by Linda MacElwee for the Anderson Valley Land Trust newsletter
You may be noticing some new signs posted around the watershed. The Navarro Watershed Working Group (NWWG), the Navarro River Resource Center, and the Mendocino County Resource Conservation District have been collaborating on a sign project to develop watershed awareness in the Navarro, through a grant from the State Coastal Conservancy.
By strategically placing signs on the state and county roads at the watershed divides, as well as naming many of the creeks, the Navarro River watershed will have a new identity. These signs are brown with white lettering. And no, the fish symbol does not appear we opted to spend the extra funding on more signs, especially to name some unsigned creeks!
There will be Entering Navarro River Watershed signs at the ridge crests on the following state and county highways: Highway 253; Highway 128 in Yorkville, as you drop into the Navarro; Highway 1, both north and southbound; Greenwood-Philo Road; Flynn Creek Road; Mountain View Road; and Fishrock Road.
The following creeks will also be named by a sign facing in each direction: Soda Creek and Anderson Creek on Highway 253; Beebe Creek, Robinson Creek, Mill Creek, Soda Creek, and Flynn Creek on Highway 128; Robinson Creek and Rancheria Creek where they cross Mountain View Road; Rancheria Creek where it crosses Fishrock Road; and the Navarro River where it crosses at Greenwood-Philo Road.
Tremendous thanks goes to the State Coastal Conservancy who sponsored the project and made it possible. The seed for the idea began in a NWWG meeting, at least five years ago. It’s very exciting to finally have those seeds come to fruition! The project was initially coordinated by NWWG members Thembi Borras and Dianne Chocholak and then, as their careers transitioned to Washington State and retirement respectively, I was asked to step in and complete the work program.Although it wasn’t easy to coordinate all of the steps, the Mendocino County Department of Transportation and Caltrans have been nothing but supportive from permitting to accompanying us on site inspections. The California Conservation Corps will install signs on state highways, and the County will install the signs on county roads.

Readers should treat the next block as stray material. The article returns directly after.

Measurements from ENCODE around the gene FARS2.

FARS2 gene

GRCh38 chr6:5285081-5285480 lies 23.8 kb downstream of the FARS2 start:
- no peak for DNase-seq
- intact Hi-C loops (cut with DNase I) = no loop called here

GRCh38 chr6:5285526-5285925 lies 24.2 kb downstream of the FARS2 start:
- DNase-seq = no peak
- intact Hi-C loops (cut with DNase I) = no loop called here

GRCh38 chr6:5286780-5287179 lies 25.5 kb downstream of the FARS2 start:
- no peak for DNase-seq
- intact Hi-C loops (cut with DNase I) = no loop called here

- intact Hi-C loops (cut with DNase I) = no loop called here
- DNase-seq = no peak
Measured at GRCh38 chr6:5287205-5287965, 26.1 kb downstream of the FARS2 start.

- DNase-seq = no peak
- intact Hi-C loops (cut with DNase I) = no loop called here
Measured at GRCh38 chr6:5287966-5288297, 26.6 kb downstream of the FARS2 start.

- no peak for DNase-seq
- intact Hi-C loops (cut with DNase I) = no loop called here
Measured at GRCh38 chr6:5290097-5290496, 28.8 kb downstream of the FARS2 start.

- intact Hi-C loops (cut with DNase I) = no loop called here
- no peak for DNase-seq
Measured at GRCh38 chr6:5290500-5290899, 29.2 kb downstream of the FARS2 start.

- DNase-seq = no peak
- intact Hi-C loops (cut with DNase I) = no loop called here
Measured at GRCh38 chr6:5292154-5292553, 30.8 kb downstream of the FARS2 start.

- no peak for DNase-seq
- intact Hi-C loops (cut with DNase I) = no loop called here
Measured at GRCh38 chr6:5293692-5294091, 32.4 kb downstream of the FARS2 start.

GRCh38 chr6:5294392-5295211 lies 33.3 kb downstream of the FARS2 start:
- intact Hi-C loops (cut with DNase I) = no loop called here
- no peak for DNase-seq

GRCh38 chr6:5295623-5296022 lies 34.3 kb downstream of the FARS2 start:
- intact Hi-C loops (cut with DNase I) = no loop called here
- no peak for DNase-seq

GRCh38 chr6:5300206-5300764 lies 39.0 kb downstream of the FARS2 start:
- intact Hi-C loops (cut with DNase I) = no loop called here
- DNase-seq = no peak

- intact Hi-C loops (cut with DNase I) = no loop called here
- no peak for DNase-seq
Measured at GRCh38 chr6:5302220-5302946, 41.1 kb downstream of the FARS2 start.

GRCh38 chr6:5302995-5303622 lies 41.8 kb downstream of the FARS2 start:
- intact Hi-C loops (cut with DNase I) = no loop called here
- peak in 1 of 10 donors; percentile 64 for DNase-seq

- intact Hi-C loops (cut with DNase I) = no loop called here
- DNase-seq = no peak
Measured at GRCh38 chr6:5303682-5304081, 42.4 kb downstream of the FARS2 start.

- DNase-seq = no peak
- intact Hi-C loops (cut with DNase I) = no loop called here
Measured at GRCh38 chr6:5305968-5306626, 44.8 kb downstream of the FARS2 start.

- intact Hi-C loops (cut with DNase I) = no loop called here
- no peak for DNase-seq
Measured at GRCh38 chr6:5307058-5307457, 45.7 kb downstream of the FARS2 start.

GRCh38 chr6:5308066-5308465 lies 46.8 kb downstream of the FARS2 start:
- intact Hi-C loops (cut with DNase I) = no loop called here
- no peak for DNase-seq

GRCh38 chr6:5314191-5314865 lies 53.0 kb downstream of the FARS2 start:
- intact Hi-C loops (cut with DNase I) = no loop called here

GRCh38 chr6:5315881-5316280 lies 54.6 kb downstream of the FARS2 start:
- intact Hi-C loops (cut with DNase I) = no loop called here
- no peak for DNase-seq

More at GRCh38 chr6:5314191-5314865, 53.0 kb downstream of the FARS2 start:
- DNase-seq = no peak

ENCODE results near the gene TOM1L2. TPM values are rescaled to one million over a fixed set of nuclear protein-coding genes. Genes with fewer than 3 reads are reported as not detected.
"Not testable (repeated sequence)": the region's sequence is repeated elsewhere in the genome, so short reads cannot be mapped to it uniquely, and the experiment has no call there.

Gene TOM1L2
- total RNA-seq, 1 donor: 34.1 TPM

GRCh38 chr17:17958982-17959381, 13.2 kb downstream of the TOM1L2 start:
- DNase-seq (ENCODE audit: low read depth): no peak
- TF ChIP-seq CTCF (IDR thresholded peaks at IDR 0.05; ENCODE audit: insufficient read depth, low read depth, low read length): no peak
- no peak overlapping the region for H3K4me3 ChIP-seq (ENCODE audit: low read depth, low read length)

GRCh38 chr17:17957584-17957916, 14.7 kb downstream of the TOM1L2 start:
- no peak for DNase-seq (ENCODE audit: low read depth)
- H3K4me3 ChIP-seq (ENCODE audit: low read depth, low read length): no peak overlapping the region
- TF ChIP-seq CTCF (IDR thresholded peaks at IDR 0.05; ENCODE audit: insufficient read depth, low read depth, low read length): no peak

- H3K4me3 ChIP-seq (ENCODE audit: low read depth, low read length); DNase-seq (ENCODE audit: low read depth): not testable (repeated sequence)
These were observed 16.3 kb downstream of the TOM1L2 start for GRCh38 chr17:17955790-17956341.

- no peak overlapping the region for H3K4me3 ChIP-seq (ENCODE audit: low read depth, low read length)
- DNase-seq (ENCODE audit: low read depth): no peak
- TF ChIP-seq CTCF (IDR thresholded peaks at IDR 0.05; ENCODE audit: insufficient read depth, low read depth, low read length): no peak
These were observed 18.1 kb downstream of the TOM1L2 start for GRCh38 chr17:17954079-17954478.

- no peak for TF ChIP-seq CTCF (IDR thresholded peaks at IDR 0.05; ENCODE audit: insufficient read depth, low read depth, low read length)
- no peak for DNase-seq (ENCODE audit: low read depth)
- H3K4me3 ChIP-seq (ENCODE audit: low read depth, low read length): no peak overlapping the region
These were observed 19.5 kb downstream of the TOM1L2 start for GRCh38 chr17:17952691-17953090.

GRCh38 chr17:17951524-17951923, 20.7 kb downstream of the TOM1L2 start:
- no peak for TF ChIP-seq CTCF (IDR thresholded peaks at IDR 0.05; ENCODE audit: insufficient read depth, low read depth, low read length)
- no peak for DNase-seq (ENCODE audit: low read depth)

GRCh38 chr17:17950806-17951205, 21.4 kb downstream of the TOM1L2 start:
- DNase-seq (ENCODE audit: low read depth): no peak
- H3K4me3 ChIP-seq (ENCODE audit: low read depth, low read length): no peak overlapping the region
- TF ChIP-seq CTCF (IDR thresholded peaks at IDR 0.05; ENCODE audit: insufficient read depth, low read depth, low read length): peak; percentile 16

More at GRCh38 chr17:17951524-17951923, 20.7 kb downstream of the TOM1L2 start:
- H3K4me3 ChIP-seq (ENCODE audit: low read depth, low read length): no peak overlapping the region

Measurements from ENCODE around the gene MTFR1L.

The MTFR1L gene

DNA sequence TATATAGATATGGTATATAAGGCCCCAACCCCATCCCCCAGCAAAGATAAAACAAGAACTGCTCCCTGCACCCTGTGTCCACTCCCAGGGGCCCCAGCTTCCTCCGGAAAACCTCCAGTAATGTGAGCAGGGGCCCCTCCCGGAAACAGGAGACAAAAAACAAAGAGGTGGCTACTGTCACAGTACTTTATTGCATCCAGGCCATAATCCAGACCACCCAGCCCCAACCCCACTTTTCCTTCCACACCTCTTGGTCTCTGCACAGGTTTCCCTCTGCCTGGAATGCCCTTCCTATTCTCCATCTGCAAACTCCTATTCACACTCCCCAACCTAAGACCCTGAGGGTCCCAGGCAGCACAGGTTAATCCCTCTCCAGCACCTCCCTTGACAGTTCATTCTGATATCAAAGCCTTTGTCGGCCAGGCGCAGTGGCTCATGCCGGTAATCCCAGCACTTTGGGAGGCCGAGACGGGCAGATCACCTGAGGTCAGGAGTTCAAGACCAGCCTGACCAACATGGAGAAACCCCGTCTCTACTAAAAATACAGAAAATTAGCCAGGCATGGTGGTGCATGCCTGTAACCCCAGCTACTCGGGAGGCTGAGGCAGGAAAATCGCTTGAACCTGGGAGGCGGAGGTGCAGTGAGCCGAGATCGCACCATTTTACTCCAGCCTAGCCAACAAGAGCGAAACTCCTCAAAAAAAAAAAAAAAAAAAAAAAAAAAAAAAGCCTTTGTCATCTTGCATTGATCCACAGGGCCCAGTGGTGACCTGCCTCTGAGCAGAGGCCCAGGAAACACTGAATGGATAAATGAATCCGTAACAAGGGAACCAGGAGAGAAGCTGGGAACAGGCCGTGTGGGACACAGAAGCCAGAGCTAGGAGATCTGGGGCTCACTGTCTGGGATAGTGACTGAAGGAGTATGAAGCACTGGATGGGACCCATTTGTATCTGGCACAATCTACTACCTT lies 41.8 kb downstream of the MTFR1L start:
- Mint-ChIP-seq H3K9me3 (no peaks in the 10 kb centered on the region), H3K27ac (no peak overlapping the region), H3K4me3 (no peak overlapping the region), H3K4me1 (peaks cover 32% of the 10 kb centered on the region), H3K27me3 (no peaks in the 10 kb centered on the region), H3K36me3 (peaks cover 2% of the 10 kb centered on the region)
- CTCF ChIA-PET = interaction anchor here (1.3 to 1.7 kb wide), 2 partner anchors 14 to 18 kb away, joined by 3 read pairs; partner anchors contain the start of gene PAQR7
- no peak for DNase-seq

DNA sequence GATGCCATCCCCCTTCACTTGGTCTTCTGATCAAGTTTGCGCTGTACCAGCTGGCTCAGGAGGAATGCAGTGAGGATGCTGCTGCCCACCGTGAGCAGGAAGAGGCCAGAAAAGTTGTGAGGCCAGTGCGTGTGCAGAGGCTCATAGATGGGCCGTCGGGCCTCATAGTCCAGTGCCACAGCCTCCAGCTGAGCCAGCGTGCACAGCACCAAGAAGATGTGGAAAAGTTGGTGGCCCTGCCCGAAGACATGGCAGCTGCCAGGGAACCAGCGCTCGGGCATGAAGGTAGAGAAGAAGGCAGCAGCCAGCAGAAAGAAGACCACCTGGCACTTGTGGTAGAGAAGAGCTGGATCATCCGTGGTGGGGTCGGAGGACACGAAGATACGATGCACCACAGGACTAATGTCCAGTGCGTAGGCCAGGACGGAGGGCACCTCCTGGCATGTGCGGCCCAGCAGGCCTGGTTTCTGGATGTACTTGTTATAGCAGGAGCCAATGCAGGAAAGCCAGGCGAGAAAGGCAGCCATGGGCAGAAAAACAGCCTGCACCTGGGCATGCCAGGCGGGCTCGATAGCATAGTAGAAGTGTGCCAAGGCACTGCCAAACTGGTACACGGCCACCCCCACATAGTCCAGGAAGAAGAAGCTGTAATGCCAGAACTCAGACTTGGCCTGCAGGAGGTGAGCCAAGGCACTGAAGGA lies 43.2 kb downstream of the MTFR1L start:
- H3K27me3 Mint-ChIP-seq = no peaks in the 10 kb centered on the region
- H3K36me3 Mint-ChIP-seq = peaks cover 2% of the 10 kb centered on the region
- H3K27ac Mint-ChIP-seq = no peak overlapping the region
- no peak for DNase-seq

For more information you can stop in at the Navarro River Resource Center (we share an office with the Anderson Valley Land Trust) on Monday and Wednesday afternoons. The River Center has many resource materials for landowners, including The Handbook for Forest and Ranch Roads and video, pamphlets on invasive and native plants, and the Navarro River Guide to Watershed Care and Restoration. Stop in and say hello, or call us at 895-3230, we are available to help you find resources on land stewardship. Watershed literacy for all!